The consumer electronics sector has geared itself toward exports recently, with Turkey affirming itself as a production base for Europe. Owing to companies including Vestel, Arçelik, and Beko, total exports reached $10 billion in 2010, $3 billion of which came from the export of TV sets, of which the largest producer in Europe is Vestel. The domestic consumer electronics market is also booming as a result of strong consumer appetite for durable goods—the market was projected to be worth around $8.2 billion in 2011. This figure is expected to increase at a CAGR of 9.5% to $12.6 billion by 2015, driven by rising incomes, lower prices, and the growing popularity of digital lifestyle devices. Computer hardware accounted for 61% of Turkey’s consumer electronics spending in 2010, and the other main sales figure drivers include AV devices, at 21%, and mobile handsets at 17%, all of which have growth predictions of around 10% over the 2011-15 period.

The white goods sub-sector is also performing well on a platform of post-sale services and exports. In the first seven months of 2010, exports exceeded 7 million products, with a total production rate of 10.2 million items according to the Association of White Goods Industrialists of Turkey (TÜRKBESD). Leading brands in the sector both Turkish and foreign include Arçelik, Beko, Profilo, Bosch, Vestel, Ariston, and Indesit. Although Turkish consumers generally favor local brands, foreign investor interest remains high due to Turkey’s unique location between a number of large and growing markets. In March 2011 Indesit announced plans to increase its market share in Turkey by investing ‚¬50 million in the country, including increased R&D expenditures.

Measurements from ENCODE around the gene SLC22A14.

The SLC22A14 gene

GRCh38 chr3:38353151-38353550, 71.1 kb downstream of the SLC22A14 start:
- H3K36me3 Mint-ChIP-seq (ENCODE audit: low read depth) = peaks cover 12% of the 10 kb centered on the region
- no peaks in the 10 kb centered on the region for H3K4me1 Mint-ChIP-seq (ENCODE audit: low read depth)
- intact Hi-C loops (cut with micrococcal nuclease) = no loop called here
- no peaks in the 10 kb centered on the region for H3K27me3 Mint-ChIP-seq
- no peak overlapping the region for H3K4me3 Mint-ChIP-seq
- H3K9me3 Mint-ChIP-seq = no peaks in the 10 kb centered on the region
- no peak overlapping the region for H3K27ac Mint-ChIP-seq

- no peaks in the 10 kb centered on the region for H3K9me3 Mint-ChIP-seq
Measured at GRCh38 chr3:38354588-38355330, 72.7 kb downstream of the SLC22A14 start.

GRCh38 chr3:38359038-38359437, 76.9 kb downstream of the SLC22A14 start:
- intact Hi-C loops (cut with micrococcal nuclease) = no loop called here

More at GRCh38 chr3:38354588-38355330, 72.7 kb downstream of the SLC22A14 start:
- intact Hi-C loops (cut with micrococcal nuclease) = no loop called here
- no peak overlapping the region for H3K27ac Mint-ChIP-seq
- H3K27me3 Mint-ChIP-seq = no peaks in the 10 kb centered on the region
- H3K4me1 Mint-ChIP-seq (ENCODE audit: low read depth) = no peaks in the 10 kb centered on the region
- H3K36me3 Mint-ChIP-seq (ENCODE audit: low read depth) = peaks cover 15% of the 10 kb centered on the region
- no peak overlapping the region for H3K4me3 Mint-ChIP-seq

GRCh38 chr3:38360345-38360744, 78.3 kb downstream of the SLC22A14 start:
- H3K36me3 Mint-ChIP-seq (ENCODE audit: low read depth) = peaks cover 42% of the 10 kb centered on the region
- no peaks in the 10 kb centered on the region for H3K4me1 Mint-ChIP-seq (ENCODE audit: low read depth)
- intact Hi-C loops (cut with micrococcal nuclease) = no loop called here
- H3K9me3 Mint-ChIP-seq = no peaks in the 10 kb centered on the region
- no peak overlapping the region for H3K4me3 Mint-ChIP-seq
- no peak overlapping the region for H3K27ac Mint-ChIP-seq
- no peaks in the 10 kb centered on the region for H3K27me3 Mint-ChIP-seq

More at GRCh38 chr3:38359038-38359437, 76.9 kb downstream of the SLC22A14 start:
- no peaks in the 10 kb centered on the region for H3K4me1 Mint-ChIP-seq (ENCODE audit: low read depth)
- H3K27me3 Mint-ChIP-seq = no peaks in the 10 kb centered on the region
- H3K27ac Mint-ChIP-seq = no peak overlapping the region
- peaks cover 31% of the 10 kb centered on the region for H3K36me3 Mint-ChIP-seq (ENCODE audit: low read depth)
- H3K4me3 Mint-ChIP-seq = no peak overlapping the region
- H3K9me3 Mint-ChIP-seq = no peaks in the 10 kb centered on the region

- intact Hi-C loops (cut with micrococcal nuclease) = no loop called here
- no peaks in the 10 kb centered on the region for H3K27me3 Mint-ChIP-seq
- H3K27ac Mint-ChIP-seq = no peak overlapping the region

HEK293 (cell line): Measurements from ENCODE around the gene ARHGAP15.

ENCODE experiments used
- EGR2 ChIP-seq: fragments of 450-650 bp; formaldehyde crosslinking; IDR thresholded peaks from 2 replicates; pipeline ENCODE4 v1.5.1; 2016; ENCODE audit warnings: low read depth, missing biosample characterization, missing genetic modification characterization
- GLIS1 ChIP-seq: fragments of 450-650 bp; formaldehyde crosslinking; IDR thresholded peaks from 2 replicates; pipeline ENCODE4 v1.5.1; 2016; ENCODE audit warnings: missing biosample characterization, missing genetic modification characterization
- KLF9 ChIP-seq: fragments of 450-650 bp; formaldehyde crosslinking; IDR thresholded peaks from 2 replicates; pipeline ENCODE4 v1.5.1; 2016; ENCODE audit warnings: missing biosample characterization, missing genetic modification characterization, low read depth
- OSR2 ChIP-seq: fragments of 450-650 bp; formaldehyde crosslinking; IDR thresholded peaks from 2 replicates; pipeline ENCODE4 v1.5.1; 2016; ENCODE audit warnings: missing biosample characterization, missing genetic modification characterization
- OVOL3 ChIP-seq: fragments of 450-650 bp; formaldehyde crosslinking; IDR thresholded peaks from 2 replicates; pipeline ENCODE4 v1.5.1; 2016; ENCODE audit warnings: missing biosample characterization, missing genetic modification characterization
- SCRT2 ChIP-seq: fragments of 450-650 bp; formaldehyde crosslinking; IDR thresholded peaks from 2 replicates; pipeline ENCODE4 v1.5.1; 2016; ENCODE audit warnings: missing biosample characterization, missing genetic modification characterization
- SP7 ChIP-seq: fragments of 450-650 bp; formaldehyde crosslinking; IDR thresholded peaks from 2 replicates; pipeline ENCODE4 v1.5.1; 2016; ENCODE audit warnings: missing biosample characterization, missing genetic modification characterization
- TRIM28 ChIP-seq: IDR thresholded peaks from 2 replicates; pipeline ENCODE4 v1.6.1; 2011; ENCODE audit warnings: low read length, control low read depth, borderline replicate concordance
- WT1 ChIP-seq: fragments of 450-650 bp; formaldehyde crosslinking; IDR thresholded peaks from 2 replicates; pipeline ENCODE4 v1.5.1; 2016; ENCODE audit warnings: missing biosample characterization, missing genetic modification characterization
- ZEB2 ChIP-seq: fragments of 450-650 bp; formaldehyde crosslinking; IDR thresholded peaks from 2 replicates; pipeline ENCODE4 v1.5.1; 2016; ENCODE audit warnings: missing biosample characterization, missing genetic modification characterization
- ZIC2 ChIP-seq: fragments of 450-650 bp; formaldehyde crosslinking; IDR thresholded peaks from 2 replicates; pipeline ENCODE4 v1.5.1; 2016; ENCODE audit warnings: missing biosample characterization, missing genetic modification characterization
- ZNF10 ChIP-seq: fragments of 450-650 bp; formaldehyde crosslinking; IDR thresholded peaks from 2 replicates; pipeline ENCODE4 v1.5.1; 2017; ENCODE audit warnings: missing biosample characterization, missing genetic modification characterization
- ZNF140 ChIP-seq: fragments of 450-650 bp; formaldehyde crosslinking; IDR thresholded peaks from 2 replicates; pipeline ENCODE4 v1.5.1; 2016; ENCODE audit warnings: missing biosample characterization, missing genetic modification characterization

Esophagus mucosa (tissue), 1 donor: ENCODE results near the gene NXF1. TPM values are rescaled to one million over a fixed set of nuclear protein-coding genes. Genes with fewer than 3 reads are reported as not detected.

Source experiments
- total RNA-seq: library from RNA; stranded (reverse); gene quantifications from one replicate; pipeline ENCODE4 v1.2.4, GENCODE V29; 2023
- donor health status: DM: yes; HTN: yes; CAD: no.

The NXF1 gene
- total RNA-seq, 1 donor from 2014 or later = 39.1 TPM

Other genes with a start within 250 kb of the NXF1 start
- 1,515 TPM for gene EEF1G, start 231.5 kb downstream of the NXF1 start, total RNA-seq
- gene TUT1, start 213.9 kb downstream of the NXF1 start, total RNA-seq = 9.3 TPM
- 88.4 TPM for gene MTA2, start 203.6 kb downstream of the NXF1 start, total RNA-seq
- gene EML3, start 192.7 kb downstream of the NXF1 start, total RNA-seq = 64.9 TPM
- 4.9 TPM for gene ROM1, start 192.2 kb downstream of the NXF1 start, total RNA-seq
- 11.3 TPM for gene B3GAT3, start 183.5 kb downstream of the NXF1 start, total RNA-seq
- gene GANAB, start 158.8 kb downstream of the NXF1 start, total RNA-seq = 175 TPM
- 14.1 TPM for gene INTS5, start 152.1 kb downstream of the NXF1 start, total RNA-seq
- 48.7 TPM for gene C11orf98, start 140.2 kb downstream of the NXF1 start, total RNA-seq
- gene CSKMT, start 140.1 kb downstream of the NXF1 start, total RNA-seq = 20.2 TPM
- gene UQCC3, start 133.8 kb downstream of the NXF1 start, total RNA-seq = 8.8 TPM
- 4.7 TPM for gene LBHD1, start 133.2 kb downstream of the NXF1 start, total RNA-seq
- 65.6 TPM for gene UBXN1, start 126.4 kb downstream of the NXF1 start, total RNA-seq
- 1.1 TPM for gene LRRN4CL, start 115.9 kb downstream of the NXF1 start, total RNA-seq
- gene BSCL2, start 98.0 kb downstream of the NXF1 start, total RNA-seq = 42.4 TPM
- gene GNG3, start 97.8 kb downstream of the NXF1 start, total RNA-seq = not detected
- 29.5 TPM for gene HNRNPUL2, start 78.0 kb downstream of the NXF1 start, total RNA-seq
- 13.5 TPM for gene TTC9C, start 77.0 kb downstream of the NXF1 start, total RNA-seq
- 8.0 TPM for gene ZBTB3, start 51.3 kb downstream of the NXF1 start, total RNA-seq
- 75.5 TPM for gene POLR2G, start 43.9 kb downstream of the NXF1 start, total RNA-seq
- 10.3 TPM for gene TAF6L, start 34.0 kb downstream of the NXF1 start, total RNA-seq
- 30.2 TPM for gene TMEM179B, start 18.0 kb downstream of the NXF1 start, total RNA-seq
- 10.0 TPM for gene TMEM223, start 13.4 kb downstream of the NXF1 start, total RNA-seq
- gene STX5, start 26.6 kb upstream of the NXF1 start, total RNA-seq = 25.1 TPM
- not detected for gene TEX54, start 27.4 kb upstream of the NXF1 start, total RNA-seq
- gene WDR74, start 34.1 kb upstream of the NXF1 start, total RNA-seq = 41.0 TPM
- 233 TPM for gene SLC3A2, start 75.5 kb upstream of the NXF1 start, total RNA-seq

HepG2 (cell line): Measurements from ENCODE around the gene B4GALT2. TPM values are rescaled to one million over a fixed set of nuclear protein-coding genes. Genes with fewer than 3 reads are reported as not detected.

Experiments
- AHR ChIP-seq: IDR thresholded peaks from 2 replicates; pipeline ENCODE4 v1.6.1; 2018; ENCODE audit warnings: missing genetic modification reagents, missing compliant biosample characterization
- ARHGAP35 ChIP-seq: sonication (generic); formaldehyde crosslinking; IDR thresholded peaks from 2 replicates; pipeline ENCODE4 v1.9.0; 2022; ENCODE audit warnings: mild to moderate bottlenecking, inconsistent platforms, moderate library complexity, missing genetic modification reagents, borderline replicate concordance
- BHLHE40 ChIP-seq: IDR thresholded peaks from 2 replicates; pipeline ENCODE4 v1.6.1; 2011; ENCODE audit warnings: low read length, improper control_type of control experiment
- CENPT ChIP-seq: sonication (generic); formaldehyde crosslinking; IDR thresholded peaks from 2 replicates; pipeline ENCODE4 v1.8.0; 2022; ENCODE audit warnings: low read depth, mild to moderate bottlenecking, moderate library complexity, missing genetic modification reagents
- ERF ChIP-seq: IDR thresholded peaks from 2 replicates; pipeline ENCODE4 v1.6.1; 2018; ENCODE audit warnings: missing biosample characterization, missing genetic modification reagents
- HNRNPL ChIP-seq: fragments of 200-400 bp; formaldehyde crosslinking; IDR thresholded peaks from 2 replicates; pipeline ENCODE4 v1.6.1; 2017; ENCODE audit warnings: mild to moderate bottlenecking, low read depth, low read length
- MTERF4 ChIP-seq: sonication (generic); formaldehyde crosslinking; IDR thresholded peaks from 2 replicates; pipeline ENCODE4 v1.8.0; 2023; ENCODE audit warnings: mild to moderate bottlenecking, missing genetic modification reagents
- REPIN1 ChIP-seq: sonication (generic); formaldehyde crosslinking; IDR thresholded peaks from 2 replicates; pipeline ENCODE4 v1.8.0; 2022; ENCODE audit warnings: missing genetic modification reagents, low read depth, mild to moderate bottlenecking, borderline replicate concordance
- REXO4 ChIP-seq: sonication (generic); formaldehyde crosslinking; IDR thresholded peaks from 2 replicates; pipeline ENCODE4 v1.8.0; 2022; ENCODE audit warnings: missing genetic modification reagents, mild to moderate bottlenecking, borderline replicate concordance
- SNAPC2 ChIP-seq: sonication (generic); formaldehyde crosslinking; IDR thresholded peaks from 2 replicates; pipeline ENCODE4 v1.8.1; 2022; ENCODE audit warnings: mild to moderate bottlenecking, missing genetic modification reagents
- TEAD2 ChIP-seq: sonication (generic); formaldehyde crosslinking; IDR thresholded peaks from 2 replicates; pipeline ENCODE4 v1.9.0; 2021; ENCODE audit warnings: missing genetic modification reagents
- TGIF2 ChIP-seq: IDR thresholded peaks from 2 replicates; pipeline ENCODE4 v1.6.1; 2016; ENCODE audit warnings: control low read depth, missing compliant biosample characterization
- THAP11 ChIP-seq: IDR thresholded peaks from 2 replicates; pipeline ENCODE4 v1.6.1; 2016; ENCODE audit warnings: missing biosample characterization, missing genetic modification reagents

Turkey is the world’s seventh largest cotton-lint producer, with almost 1 million tons of annual production. More than 40,000 companies operate in the textile and clothing sectors, with production volumes in excess of $30 billion. On the back of a historical involvement with the industry, the Turkish textile industry is undergoing a transformation, with events such as Istanbul Fashion Week helping to introduce the country’s brands to international markets. The Chairman of the Turkish Textile and Apparel Exporter’s Union (ITKIB), Hikmet Tanrıverdi, underlined the progress made, stating “Turkey used to be a contract manufacturer, but in the last 10 years it has drastically changed its position”. This transformation is a result of the need to create value-added in order for the Turkish textiles sector to compete with Eastern markets such as China.